Melike Schalomon is a somewhat accidental sex researcher. With a doctorate in Behavioural Neuroscience, she largely spends her days working as the Associate Dean, Administration, in MacEwan University’s Faculty of Arts and Science and doing research with one inch zebrafish. About ten years ago, after developing a course on Human Sexuality, she combined her expertise in brain science with her fascination with human sexuality and developed a second line of research on human sexual behaviour in exceptional populations. She has collaborated with her students on topics ranging from sexual awareness and experience in swingers to sexuality in high functioning autistic adults. In her spare time, she is most likely to be found on her remote acreage where she is always on the lookout for new brain specimens.

The art of being (almost) naked. A 101 Course in the Art of Burlesque
Violette Coquette

A step-by-step guide showing how you, too, can master the Art of Being Mostly Naked OR—if the stage is not your thing—why you should get out and support more (mostly) naked burlesque art. What is burlesque? When did it start, and why is it having a resurgence? What is the correct way to enjoy burlesque? In this 20-minute talk we will discuss why a hedonistic mindset is critical, how to be present in the moment, and the sociopolitical underpinnings of the striptease. The presentation will end by putting the audience’s newfound burlesque knowledge to the test, culminating with a real-live burlesque act.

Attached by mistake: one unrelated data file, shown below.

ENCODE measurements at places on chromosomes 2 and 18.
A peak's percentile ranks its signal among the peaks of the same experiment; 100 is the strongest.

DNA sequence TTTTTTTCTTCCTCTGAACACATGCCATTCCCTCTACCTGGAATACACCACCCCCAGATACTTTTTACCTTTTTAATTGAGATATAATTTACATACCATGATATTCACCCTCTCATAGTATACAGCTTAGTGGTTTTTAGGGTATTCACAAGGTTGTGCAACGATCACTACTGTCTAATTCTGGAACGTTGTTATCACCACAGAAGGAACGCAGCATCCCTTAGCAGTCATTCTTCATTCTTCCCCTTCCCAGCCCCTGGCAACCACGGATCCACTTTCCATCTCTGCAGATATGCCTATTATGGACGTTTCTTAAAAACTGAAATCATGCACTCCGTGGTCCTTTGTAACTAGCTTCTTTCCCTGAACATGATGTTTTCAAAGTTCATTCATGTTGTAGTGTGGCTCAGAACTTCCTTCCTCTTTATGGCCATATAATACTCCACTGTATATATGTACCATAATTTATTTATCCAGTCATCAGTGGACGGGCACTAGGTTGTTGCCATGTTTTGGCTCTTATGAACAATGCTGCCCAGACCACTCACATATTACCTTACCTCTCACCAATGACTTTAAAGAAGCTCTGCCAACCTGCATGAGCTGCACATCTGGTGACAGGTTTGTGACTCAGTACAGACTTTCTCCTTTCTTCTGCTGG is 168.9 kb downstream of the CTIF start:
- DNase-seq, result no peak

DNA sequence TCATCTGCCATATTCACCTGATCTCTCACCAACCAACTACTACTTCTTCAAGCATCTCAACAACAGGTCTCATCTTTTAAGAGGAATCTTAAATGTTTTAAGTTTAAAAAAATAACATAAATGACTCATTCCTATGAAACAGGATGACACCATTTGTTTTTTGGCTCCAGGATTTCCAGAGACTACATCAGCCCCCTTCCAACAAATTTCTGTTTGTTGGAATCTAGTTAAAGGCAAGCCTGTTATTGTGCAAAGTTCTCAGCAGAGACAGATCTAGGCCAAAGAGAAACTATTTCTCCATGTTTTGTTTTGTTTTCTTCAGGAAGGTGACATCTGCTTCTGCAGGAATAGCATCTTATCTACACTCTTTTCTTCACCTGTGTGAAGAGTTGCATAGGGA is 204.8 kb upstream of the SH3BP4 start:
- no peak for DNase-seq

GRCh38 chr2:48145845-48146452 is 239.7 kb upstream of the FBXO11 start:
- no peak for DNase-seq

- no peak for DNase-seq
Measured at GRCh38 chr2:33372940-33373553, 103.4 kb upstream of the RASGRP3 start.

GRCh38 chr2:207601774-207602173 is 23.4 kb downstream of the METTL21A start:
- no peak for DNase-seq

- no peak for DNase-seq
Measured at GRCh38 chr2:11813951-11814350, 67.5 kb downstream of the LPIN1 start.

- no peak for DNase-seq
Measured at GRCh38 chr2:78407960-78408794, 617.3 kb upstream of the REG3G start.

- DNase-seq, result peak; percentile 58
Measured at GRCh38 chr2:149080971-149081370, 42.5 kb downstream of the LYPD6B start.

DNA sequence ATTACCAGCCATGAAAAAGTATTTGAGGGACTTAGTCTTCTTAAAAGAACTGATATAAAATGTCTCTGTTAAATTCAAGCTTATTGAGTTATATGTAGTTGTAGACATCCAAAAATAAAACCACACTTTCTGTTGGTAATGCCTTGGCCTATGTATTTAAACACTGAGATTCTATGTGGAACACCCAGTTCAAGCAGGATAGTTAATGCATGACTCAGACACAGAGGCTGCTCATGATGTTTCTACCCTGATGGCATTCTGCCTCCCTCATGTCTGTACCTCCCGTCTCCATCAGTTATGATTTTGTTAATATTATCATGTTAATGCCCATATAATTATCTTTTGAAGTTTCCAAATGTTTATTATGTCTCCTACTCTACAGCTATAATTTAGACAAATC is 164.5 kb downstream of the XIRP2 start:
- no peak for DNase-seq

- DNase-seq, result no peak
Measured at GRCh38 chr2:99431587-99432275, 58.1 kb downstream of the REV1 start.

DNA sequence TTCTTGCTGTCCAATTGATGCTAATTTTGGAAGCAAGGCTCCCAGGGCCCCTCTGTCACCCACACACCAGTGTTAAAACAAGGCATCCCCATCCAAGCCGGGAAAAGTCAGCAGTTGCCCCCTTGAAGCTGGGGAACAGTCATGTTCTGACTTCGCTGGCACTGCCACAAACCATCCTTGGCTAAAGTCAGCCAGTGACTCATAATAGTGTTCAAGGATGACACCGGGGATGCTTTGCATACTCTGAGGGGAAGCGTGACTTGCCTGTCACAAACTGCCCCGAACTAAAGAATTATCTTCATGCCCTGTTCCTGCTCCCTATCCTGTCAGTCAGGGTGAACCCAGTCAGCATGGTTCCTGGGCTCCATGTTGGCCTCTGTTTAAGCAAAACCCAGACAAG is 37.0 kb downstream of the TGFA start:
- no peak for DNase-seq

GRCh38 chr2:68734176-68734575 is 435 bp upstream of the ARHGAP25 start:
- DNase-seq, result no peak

Violette Coquette is a burlesque artist and “feminist provocateur” who thrives on the magical energy created when a live performer and audience connect under glittering lights. Violette regularly performs locally and has also performed on numerous burlesque festival stages, including the 2016 New Orleans Burlesque Festival, the 2017 London Burlesque Festival, and MELT cabaret in Stockholm, Sweden. She has performed with theatre company Send in the Girls Burlesque’s productions “Shakespeare’s Sirens” (nominated for two Sterling awards) and “With Glowing Hearts”, and will be headlining the Itty Bitty Burlesque Festival with Send in the Girls later this Spring. Violette is the co-founder of House of Hush Burlesque and currently produces a monthly burlesque show at Crash Hotel.

Nerd Nite #39: A New Year and a new venue!